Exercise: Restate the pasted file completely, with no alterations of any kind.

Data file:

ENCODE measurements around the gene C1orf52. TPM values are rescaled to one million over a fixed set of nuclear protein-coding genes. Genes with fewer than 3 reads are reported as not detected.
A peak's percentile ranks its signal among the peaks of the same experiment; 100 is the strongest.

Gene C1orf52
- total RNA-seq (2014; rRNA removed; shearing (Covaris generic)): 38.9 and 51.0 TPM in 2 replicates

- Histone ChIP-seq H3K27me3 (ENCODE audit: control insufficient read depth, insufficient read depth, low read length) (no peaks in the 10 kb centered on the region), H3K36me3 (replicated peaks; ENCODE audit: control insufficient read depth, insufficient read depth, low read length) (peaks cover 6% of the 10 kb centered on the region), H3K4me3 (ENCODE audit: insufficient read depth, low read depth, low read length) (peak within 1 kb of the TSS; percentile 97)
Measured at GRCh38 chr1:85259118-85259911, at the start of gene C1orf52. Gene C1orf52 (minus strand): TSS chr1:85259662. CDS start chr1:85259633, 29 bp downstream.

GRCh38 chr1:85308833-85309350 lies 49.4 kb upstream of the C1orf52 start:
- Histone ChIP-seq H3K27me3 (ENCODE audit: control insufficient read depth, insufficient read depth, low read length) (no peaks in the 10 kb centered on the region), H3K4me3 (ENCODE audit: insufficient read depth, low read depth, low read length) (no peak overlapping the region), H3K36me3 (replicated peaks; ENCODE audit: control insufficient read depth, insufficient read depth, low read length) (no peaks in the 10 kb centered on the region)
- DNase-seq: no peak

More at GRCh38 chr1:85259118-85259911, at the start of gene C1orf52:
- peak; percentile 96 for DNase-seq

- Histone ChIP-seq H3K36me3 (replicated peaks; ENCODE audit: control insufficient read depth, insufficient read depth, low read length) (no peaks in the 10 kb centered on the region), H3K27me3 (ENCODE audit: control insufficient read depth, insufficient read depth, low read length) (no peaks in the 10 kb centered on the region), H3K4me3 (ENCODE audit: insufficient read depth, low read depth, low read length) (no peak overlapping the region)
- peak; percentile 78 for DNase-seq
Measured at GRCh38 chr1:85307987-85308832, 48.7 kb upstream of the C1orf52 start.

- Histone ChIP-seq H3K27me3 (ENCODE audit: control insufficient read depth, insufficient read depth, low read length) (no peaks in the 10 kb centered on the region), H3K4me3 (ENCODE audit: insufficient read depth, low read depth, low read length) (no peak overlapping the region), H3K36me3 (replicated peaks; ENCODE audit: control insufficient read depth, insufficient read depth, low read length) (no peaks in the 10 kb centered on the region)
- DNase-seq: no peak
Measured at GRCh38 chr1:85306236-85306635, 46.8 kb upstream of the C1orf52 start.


ENCODE measurements around the gene C1orf52. TPM values are rescaled to one million over a fixed set of nuclear protein-coding genes. Genes with fewer than 3 reads are reported as not detected.
A peak's percentile ranks its signal among the peaks of the same experiment; 100 is the strongest.

Gene C1orf52
- total RNA-seq (2014; rRNA removed; shearing (Covaris generic)): 38.9 and 51.0 TPM in 2 replicates

- Histone ChIP-seq H3K27me3 (ENCODE audit: control insufficient read depth, insufficient read depth, low read length) (no peaks in the 10 kb centered on the region), H3K36me3 (replicated peaks; ENCODE audit: control insufficient read depth, insufficient read depth, low read length) (peaks cover 6% of the 10 kb centered on the region), H3K4me3 (ENCODE audit: insufficient read depth, low read depth, low read length) (peak within 1 kb of the TSS; percentile 97)
Measured at GRCh38 chr1:85259118-85259911, at the start of gene C1orf52. Gene C1orf52 (minus strand): TSS chr1:85259662. CDS start chr1:85259633, 29 bp downstream.

GRCh38 chr1:85308833-85309350 lies 49.4 kb upstream of the C1orf52 start:
- Histone ChIP-seq H3K27me3 (ENCODE audit: control insufficient read depth, insufficient read depth, low read length) (no peaks in the 10 kb centered on the region), H3K4me3 (ENCODE audit: insufficient read depth, low read depth, low read length) (no peak overlapping the region), H3K36me3 (replicated peaks; ENCODE audit: control insufficient read depth, insufficient read depth, low read length) (no peaks in the 10 kb centered on the region)
- DNase-seq: no peak

More at GRCh38 chr1:85259118-85259911, at the start of gene C1orf52:
- peak; percentile 96 for DNase-seq

- Histone ChIP-seq H3K36me3 (replicated peaks; ENCODE audit: control insufficient read depth, insufficient read depth, low read length) (no peaks in the 10 kb centered on the region), H3K27me3 (ENCODE audit: control insufficient read depth, insufficient read depth, low read length) (no peaks in the 10 kb centered on the region), H3K4me3 (ENCODE audit: insufficient read depth, low read depth, low read length) (no peak overlapping the region)
- peak; percentile 78 for DNase-seq
Measured at GRCh38 chr1:85307987-85308832, 48.7 kb upstream of the C1orf52 start.

- Histone ChIP-seq H3K27me3 (ENCODE audit: control insufficient read depth, insufficient read depth, low read length) (no peaks in the 10 kb centered on the region), H3K4me3 (ENCODE audit: insufficient read depth, low read depth, low read length) (no peak overlapping the region), H3K36me3 (replicated peaks; ENCODE audit: control insufficient read depth, insufficient read depth, low read length) (no peaks in the 10 kb centered on the region)
- DNase-seq: no peak
Measured at GRCh38 chr1:85306236-85306635, 46.8 kb upstream of the C1orf52 start.